Islamist insurgents fired mortars towards U.S. congressman Donald Payne as he left Somalia after a rare visit by a U.S. official to the anarchic country, police said.
Somalia's capital Mogadishu is one of the most dangerous cities in the world. U.S. officials have avoided travel to the battle-scarred city due to constant fighting between factions there.
"One mortar landed at the airport when Payne's plane was due to fly and five others after he left and no one was hurt," Abukar Hassan, a police officer at Mogadishu airport, told Reuters.
Residents said three people were wounded when one of the mortars hit a nearby neighbourhood.
Somali officials said Payne had held meetings with the interim government's president and prime minister during his short visit. African Union soldiers on a peacekeeping mission in Somalia provided security for Payne.
Payne, 74, a New Jersey Democrat, is in his 10th term in the U.S. House of Representatives and was first elected in 1988. He is chairman of the Congressional Black Caucus and of the House Foreign Affairs Subcommittee on Africa and Global Health.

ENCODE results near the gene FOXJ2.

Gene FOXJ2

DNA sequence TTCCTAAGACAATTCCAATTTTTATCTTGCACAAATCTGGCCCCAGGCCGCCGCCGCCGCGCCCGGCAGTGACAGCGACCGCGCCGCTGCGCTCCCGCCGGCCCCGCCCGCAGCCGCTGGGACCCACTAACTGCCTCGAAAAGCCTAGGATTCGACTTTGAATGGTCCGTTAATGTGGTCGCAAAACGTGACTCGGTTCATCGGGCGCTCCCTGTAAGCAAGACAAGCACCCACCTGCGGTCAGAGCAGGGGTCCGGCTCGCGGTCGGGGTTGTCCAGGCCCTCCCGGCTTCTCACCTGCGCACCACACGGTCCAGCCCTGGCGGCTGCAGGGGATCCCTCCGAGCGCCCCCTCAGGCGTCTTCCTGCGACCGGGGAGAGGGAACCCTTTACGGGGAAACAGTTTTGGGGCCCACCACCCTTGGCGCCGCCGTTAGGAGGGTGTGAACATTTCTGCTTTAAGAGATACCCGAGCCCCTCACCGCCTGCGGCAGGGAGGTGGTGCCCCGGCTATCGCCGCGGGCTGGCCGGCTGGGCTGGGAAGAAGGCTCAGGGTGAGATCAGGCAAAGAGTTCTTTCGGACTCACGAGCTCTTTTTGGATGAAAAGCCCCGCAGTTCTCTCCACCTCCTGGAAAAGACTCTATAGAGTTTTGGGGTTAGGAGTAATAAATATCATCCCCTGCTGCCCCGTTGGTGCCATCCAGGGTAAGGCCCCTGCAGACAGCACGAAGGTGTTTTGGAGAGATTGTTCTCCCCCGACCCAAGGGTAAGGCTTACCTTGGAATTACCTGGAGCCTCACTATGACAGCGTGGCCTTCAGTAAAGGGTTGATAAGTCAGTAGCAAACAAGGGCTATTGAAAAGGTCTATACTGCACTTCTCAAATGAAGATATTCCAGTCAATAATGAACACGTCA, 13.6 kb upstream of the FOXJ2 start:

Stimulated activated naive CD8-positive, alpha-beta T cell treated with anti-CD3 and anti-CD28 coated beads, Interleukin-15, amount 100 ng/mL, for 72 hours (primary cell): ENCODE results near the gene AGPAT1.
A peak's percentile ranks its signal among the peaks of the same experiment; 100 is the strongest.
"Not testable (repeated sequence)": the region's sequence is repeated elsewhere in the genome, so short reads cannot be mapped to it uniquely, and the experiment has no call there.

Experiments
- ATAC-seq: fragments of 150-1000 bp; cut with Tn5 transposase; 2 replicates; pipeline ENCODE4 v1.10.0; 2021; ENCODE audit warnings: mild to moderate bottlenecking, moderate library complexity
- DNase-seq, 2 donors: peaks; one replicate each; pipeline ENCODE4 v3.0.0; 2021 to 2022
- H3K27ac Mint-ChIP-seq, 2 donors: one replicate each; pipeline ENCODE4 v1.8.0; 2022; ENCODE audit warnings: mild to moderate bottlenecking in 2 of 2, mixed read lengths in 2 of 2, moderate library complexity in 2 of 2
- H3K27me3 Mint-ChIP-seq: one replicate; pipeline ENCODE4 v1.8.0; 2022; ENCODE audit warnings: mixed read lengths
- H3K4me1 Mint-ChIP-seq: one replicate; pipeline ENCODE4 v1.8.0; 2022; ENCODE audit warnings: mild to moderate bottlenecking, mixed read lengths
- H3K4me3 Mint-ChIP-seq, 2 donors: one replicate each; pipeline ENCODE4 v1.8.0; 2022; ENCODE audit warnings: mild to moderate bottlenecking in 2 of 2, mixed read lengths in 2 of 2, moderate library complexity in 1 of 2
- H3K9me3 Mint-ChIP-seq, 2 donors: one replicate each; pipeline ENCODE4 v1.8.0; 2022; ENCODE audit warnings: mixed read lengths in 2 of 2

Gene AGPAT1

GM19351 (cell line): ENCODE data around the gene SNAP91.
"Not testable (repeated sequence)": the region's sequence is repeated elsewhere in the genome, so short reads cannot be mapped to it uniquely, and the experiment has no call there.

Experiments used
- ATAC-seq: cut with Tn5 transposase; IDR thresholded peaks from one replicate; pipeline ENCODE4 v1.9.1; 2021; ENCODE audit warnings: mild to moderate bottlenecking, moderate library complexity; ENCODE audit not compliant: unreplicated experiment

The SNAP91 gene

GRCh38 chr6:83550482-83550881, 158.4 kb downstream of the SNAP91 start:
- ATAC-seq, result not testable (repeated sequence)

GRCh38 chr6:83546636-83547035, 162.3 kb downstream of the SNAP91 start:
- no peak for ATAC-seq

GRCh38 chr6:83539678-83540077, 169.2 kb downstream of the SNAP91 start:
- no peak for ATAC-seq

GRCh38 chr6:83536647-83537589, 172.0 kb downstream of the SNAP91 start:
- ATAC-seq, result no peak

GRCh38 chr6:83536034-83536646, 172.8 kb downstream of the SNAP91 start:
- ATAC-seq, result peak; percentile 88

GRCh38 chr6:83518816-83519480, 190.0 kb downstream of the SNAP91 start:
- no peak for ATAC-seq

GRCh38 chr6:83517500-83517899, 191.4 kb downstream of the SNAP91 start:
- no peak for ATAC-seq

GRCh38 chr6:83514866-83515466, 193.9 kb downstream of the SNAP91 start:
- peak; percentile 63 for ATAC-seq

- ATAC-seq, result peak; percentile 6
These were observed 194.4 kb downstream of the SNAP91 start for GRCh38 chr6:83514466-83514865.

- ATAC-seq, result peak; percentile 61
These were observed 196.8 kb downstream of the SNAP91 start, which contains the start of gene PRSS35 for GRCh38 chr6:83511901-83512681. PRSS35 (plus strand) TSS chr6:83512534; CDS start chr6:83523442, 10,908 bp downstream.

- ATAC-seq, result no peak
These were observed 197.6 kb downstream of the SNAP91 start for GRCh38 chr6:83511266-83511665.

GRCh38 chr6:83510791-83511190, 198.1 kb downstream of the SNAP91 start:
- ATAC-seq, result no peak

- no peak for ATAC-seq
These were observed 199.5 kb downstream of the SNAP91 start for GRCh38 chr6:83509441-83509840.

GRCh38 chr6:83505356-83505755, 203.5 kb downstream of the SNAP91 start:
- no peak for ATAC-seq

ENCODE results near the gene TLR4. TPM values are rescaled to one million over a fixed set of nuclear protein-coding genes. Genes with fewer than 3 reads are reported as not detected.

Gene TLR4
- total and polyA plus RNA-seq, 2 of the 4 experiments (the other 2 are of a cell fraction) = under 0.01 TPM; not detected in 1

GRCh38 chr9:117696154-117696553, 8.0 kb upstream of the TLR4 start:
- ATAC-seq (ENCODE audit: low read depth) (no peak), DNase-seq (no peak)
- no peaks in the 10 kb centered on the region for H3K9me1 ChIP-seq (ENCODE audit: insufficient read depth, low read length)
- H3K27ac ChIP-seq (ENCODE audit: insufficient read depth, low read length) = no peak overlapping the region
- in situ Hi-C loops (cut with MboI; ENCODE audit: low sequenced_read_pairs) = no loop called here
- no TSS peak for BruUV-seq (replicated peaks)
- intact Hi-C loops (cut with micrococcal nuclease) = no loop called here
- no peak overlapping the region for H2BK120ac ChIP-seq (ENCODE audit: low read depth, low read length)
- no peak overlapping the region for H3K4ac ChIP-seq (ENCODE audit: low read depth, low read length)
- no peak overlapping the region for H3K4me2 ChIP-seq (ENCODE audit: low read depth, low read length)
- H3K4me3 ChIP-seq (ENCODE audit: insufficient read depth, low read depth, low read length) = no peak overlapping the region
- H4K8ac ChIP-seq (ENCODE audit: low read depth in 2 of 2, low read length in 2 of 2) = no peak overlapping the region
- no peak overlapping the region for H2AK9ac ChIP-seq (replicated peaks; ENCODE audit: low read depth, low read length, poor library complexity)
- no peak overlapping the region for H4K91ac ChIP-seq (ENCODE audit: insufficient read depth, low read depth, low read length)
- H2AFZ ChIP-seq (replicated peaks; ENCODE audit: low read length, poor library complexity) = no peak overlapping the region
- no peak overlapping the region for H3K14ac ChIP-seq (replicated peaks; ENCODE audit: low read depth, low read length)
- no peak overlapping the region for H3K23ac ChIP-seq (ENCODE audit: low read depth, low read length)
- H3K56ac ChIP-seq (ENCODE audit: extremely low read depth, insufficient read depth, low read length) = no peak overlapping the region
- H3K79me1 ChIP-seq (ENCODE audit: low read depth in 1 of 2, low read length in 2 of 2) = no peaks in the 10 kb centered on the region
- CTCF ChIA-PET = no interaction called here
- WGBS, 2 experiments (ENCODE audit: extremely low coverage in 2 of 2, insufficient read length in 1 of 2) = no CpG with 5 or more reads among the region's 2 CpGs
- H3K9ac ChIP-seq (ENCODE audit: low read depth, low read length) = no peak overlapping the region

Jendayi Frazer, then top U.S. diplomat for Africa, became the first high-ranking U.S. official to visit Somalia in more than a decade when she landed in Baidoa in April 2007.
She avoided Mogadishu because of violence there, preferring to meet officials in the provincial town of Baidoa that was then the seat of the Somali parliament.
Payne criticised Ethiopia's invasion of Somalia in late 2006, when Addis Ababa sent thousands of troops to crush an Islamist movement that had taken control of much of the south.
That attack ousted Sheikh Sharif Ahmed, then an Islamist leader in Mogadishu and now president of the government.
U.S. foreign policy toward the Horn of Africa nation has been haunted by a disastrous battle in Mogadishu in 1993 that killed 18 U.S. soldiers.